April 20, 2013

April 20, 2013
Close-up of Enzyme Linked to Rapid Aging Disease


Welcome to another day in my life. Today is Saturday and I hope you have had a beary safe and great week. I know there have been two different tragedies in our country and a stressful time for many. It has also been a very busy week for Dab the AIDS Bear.

I think most people do not like aging. Unfortunately, some people start premature aging at a very young age. So today I will blog about something I just read on that issue.

I’d like to tell you about a rare genetic disease: Hutchinson-Gilford progeria syndrome, also called progeria. Though you may not recognize the name, you may well have seen pictures of children with this fatal premature aging disease. By 18-24 months, apparently healthy babies stop growing and begin to lose their hair. They develop wrinkled skin and joint problems and they suffer many other conditions of old age. Though their mental development is entirely normal, they often die of heart disease or stroke by age 12 or 13.

A decade ago, a research lab helped discover the cause of progeria: a mutation in the lamin-A gene [1]. Just a single letter substitution in the genetic code (C to T) creates a toxic version of the protein. The abnormal protein is missing a segment, and is no longer digestible by an enzyme called ZMPSTE24—essentially a molecular scissors. Without that final snip, the lamin-A protein causes molecular havoc.More recently, children who are completely missing the ZMPSTE24 enzyme have been identified, and they have an even more severe form of progeria called “restrictive dermopathy”. Many questions remain but now we are able to get a close up of ZMPSTE24 and understand how, and where, it normally modifies lamin-A.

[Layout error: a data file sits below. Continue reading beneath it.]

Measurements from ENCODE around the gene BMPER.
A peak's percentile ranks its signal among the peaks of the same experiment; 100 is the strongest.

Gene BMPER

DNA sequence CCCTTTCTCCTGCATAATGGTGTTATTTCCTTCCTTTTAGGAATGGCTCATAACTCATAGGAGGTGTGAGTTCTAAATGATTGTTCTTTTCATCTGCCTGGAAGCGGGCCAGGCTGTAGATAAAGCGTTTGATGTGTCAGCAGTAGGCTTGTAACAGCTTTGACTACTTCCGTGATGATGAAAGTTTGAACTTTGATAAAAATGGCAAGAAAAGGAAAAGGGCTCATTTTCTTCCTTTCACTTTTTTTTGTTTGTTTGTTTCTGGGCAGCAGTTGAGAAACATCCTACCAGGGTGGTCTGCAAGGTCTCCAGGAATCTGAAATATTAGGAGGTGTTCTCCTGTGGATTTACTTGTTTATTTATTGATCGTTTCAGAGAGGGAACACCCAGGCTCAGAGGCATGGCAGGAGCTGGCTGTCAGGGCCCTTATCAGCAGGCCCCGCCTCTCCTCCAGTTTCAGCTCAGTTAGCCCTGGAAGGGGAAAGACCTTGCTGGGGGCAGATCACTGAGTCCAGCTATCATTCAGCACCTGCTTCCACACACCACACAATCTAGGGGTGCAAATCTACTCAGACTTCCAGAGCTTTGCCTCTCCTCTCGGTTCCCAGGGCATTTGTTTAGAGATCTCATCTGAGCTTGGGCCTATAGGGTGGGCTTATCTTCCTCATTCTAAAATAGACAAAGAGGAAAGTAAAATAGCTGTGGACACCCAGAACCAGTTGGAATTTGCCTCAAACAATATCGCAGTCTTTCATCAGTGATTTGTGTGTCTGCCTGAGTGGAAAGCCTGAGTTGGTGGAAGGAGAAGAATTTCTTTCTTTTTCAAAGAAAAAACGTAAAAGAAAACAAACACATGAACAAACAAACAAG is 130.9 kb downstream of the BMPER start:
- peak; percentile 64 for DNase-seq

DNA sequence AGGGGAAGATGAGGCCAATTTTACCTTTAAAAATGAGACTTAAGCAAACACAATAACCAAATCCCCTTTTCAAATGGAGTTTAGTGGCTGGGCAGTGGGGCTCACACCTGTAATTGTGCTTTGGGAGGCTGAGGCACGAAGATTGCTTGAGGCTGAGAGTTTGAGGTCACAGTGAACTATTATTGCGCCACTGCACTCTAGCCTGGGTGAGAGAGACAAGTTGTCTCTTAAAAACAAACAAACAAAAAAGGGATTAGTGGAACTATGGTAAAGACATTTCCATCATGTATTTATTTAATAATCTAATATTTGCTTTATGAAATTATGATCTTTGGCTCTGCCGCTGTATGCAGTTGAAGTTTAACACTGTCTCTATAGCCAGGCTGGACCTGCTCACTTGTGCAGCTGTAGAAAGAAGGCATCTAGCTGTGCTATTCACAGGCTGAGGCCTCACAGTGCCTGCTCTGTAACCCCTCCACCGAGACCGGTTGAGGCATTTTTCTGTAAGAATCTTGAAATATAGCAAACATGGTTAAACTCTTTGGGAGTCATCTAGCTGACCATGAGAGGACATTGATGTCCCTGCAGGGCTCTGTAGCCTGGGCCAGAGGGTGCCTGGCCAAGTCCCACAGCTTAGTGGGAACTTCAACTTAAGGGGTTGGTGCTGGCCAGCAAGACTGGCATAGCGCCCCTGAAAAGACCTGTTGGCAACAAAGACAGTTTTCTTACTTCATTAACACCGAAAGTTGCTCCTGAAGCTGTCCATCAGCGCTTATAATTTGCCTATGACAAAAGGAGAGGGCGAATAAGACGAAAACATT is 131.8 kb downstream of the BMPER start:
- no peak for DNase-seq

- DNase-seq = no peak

Using x-ray crystallography, a team based at the UK’s University of Oxford figured out the enzyme’s molecular structure [2, 3]. A cross section of the 3D structure (seen above) reveals a cavernous inner chamber where the authors believe the final snip of lamin-A takes place. It also shows us how mutations in ZMPSTE24, which inhibit lamin-A processing, can also lead to these rare aging disorders.

Knowing ZMPSTE24’s structure will help us better understand its clipping functions. It could also shed light on how this enzyme works in the normal aging processes—as well as in the accelerated aging of progeria. Ultimately, we hope it will also inform drug development for this devastating disease.

Hope you have a beary safe and great Saturday!

Until we meet again; here's wishing you health, hope, happiness and just enough.

big bear hug,



Daddy Dab